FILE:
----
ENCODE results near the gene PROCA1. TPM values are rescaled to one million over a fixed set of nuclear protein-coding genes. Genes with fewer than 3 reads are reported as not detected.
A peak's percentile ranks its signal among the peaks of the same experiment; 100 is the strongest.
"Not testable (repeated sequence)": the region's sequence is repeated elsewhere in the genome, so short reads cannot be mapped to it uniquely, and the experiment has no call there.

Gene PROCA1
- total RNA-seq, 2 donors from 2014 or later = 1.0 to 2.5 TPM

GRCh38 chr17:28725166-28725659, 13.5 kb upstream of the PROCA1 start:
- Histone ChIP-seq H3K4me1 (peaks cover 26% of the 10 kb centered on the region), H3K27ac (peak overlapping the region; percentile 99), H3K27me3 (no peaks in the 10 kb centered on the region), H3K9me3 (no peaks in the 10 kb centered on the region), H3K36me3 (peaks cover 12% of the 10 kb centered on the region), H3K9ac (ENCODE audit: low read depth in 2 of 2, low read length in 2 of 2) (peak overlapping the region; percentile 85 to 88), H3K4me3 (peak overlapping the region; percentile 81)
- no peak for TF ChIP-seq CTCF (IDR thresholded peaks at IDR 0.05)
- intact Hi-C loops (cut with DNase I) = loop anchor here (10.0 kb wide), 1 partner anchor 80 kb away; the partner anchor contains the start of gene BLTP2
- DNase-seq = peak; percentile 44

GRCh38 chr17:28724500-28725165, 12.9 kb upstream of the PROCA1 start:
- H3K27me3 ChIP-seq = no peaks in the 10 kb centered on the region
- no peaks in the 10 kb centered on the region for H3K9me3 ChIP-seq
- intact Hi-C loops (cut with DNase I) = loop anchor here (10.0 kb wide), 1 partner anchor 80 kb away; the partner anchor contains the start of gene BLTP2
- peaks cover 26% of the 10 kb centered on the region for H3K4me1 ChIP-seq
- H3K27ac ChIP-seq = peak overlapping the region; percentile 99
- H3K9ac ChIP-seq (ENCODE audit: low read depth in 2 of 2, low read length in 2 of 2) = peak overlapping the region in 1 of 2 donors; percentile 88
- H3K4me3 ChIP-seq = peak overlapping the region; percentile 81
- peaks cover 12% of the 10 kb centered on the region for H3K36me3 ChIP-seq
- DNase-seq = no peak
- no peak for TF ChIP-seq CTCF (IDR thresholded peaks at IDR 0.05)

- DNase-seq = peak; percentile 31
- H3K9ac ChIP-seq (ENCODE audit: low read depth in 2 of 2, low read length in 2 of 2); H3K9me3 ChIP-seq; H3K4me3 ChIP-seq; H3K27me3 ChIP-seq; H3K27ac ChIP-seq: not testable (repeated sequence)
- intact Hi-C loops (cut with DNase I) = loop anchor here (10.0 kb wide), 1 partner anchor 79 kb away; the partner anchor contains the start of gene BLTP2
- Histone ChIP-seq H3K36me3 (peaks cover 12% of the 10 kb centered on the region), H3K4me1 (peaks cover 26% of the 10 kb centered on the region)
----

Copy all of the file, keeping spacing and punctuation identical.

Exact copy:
ENCODE results near the gene PROCA1. TPM values are rescaled to one million over a fixed set of nuclear protein-coding genes. Genes with fewer than 3 reads are reported as not detected.
A peak's percentile ranks its signal among the peaks of the same experiment; 100 is the strongest.
"Not testable (repeated sequence)": the region's sequence is repeated elsewhere in the genome, so short reads cannot be mapped to it uniquely, and the experiment has no call there.

Gene PROCA1
- total RNA-seq, 2 donors from 2014 or later = 1.0 to 2.5 TPM

GRCh38 chr17:28725166-28725659, 13.5 kb upstream of the PROCA1 start:
- Histone ChIP-seq H3K4me1 (peaks cover 26% of the 10 kb centered on the region), H3K27ac (peak overlapping the region; percentile 99), H3K27me3 (no peaks in the 10 kb centered on the region), H3K9me3 (no peaks in the 10 kb centered on the region), H3K36me3 (peaks cover 12% of the 10 kb centered on the region), H3K9ac (ENCODE audit: low read depth in 2 of 2, low read length in 2 of 2) (peak overlapping the region; percentile 85 to 88), H3K4me3 (peak overlapping the region; percentile 81)
- no peak for TF ChIP-seq CTCF (IDR thresholded peaks at IDR 0.05)
- intact Hi-C loops (cut with DNase I) = loop anchor here (10.0 kb wide), 1 partner anchor 80 kb away; the partner anchor contains the start of gene BLTP2
- DNase-seq = peak; percentile 44

GRCh38 chr17:28724500-28725165, 12.9 kb upstream of the PROCA1 start:
- H3K27me3 ChIP-seq = no peaks in the 10 kb centered on the region
- no peaks in the 10 kb centered on the region for H3K9me3 ChIP-seq
- intact Hi-C loops (cut with DNase I) = loop anchor here (10.0 kb wide), 1 partner anchor 80 kb away; the partner anchor contains the start of gene BLTP2
- peaks cover 26% of the 10 kb centered on the region for H3K4me1 ChIP-seq
- H3K27ac ChIP-seq = peak overlapping the region; percentile 99
- H3K9ac ChIP-seq (ENCODE audit: low read depth in 2 of 2, low read length in 2 of 2) = peak overlapping the region in 1 of 2 donors; percentile 88
- H3K4me3 ChIP-seq = peak overlapping the region; percentile 81
- peaks cover 12% of the 10 kb centered on the region for H3K36me3 ChIP-seq
- DNase-seq = no peak
- no peak for TF ChIP-seq CTCF (IDR thresholded peaks at IDR 0.05)

- DNase-seq = peak; percentile 31
- H3K9ac ChIP-seq (ENCODE audit: low read depth in 2 of 2, low read length in 2 of 2); H3K9me3 ChIP-seq; H3K4me3 ChIP-seq; H3K27me3 ChIP-seq; H3K27ac ChIP-seq: not testable (repeated sequence)
- intact Hi-C loops (cut with DNase I) = loop anchor here (10.0 kb wide), 1 partner anchor 79 kb away; the partner anchor contains the start of gene BLTP2
- Histone ChIP-seq H3K36me3 (peaks cover 12% of the 10 kb centered on the region), H3K4me1 (peaks cover 26% of the 10 kb centered on the region)